Playing with Tigers: A Minor League Chronicle of the Sixties
University of Nebraska Press, 2016
288 pp., $26.95
Pitch by Pitch: My View of One Unforgettable Game
Flatiron Books, 2016
256 pp., $16.99
The Pine Tar Game: The Kansas City Royals, the New York Yankees, and Baseball's Most Absurd and Entertaining Controversy
256 pp., $25.00
Michael R. Stevens
Baseball Review 2016, Part 1
His return to play was under a cloud of distraction. He was part of a one-hitter by Ken Brett, George's older brother (we'll hear him from again in this review), called up late in the year by the Red Sox and the youngest pitcher ever to appear in a World Series. Brett later battled arm trouble on ten different teams, but hit .262 lifetime, phenomenal for a pitcher. Then, as a finale, the highs and the lows return together. On June 11 Gmelch had five hits, two of them triples, and 5 RBIs, his best game in professional ball. He was immediately benched and, three days later, unexpectedly and unequivocally released by the Tigers.
Apparently a deal had been struck between the organization and the offended authorities in Rocky Mount. In Gmelch's retrospective opinion: "If Detroit had big bonus money invested in me, or if I had been playing like a prospect, as I had in Daytona Beach, they might have reassigned me to a different farm team." Having survived the fallout of his grand prank with the spring training rosters, Gmelch could not survive the earnest but naïve declarations about freedom and fairness, nor the image of a player a bit too independently minded for the organization. But on the other hand, the welcome call of the academic life consoled him—well, not quite yet. First, a foray into the independent Quebec Provincial League, a sort of free-wheeling refuge for players cut or banned from MLB. For Gmelch, the baseball and bonding were pressure-free, actually fun—"On the bus rides home, we always had two cases of free beer—provided by one of the team's sponsors, a marketing manager for Dow Brewery"—with adventures in proto-sociology amidst Québécois (food, womanizing, separatist politics, language navigation). Back for a final season in Quebec in 1968, Gmelch clashed with his manager and teammates about politics (including his support for the U.S. Olympic sprinters John Carlos and Tommie Smith, who were reprimanded for their Black Power salutes in Mexico City). A trip to a Cree Indian reservation in the north with his sociology student girlfriend (and eventual wife) helped to make the shift of career trajectories more and more obvious. After marriage and a year of graduate school at University of California at Santa Barbara, Gmelch writes, he "didn't return to Drummondville for the 1969 season, as I chose instead to participate in an anthropology field school in Mexico. But there, living in a highland Tlaxcalan village, I had vivid dreams about playing baseball again." Though he returned to do field research on baseball superstitions in 1970, Gmelch never played again (and at the end of that season the league folded, as the expansion Montreal Expos drew away the fan base—more to come on the Expos later in this review as well!). Yet, unlike so many ballplayers, he is now able to reflect, in his seventies, that "my life had not peaked but rather taken a new direction." We are thankful that his decades in the academy and in sharp-eyed anthropological musings has given him a unique and multilayered vision of the remote world of the minor leagues of fifty years ago.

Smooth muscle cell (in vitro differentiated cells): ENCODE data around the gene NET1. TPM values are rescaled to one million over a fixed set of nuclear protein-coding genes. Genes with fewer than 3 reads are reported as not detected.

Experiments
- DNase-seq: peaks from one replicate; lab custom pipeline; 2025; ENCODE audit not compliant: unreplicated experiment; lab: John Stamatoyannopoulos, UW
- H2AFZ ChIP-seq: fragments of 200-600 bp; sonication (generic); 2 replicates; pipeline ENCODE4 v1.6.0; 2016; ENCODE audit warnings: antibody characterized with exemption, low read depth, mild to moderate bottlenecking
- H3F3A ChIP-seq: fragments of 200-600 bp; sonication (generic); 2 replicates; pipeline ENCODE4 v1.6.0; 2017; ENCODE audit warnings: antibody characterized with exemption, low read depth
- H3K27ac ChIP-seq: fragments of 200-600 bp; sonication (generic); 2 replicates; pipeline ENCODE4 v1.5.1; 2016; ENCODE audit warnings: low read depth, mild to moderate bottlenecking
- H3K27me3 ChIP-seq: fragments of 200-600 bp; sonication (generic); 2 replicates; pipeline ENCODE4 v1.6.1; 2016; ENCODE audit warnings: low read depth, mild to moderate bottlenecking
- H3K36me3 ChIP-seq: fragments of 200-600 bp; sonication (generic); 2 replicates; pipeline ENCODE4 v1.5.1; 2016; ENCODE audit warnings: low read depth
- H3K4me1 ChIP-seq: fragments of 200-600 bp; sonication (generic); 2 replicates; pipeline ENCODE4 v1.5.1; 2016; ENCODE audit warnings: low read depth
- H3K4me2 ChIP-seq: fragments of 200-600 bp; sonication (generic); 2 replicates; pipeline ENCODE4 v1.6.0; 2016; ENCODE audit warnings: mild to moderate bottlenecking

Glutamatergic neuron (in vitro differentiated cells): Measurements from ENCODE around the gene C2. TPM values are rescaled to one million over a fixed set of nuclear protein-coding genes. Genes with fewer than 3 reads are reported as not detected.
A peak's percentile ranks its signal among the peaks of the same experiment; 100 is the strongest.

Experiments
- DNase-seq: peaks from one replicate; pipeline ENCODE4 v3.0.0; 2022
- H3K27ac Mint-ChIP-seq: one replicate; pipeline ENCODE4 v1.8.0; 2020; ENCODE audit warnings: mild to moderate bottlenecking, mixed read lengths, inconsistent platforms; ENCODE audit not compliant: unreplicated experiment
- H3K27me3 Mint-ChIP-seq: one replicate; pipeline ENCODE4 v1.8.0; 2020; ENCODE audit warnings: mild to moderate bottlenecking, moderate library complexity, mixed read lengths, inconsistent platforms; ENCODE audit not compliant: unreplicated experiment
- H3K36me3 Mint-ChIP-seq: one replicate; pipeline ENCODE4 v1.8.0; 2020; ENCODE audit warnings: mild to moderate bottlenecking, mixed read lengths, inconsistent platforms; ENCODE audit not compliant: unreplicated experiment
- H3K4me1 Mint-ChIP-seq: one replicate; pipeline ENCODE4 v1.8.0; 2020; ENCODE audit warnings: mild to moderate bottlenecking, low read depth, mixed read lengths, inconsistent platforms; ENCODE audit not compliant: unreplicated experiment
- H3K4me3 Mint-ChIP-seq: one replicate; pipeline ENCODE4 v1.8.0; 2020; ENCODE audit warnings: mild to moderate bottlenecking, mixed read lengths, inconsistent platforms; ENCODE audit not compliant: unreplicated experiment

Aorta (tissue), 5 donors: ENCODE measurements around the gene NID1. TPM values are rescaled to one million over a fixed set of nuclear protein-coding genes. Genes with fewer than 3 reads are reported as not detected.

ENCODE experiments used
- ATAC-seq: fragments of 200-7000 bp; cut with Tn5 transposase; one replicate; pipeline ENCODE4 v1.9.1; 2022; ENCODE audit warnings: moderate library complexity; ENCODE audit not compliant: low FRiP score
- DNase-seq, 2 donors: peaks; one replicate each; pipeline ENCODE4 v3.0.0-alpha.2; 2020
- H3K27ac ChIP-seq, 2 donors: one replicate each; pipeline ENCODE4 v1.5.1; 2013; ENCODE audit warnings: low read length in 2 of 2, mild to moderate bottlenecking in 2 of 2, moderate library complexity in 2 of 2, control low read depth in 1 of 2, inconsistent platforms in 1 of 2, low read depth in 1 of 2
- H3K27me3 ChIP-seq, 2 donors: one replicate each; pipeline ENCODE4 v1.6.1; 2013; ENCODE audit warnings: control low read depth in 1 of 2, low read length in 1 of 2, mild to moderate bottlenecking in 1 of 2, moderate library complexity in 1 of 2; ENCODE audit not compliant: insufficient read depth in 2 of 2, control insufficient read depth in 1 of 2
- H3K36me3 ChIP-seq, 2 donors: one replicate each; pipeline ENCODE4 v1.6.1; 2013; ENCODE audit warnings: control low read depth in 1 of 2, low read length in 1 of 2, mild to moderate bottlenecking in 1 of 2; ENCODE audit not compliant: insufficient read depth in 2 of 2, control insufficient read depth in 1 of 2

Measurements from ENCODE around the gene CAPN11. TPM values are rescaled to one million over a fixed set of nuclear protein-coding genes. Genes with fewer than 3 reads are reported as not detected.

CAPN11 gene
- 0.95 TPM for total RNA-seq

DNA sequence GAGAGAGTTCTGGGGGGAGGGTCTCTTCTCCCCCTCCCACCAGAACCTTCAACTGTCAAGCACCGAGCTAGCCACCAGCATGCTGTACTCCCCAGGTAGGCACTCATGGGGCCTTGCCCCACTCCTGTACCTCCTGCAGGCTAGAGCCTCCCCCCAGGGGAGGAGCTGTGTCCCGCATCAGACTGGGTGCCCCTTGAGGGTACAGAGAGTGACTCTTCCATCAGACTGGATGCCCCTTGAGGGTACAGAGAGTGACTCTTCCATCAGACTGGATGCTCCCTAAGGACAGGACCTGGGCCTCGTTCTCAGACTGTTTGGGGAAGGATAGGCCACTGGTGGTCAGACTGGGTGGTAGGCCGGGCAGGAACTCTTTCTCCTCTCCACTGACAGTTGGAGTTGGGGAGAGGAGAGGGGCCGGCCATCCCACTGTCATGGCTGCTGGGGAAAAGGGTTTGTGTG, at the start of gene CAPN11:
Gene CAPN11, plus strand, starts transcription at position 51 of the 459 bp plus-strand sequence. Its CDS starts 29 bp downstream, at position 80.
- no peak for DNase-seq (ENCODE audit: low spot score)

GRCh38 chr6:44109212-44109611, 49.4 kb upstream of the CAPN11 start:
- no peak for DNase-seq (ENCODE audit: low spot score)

Moving from a seasoned anthropologist and academic writer to an ex-big leaguer with a co-writer would seem to be a step down in eloquence, but I realized this wasn't so soon after I began Pitch by Pitch: My View of One Unforgettable Game (Flatiron Books, 2016), an account of Game One of the 1968 World Series by Bob Gibson and Lonnie Wheeler. This was Gibson's 17-strikeout game against the most feared lineup in baseball, his fifth straight World Series complete game victory (including ultra-clutch Game Sevens against the Yankees in 1964 and the Red Sox in 1967), his fourteenth shutout of the season, the crowning moment of his outlandish 1.12 ERA season (greatest of the modern era)—and, last but not least, an extraordinary performance by an African American athlete in a year of race riots and MLK's assassination. What I learned about Bob Gibson is that he narrates like he pitched, intelligently and unflinchingly, and that, like Gmelch, he was a college boy (Gibson went to Creighton in his hometown of Omaha, where he starred in basketball, later doing a stint with the Globetrotters). What I first admired as baseball eloquence I finally realized was eloquence about humanity; the book turns out to be less about his strikeouts (though he mentions every pitch of the game) and more about relationships, with his teammates and with the world at large and, surprisingly, his opponents the Tigers, whom he respected deeply. In the bullpen for the Tigers during the Series was 'Hook' Warden, George Gmelch's Daytona and Rocky Mount teammate, a shirt-tail connection between the worlds of these narratives.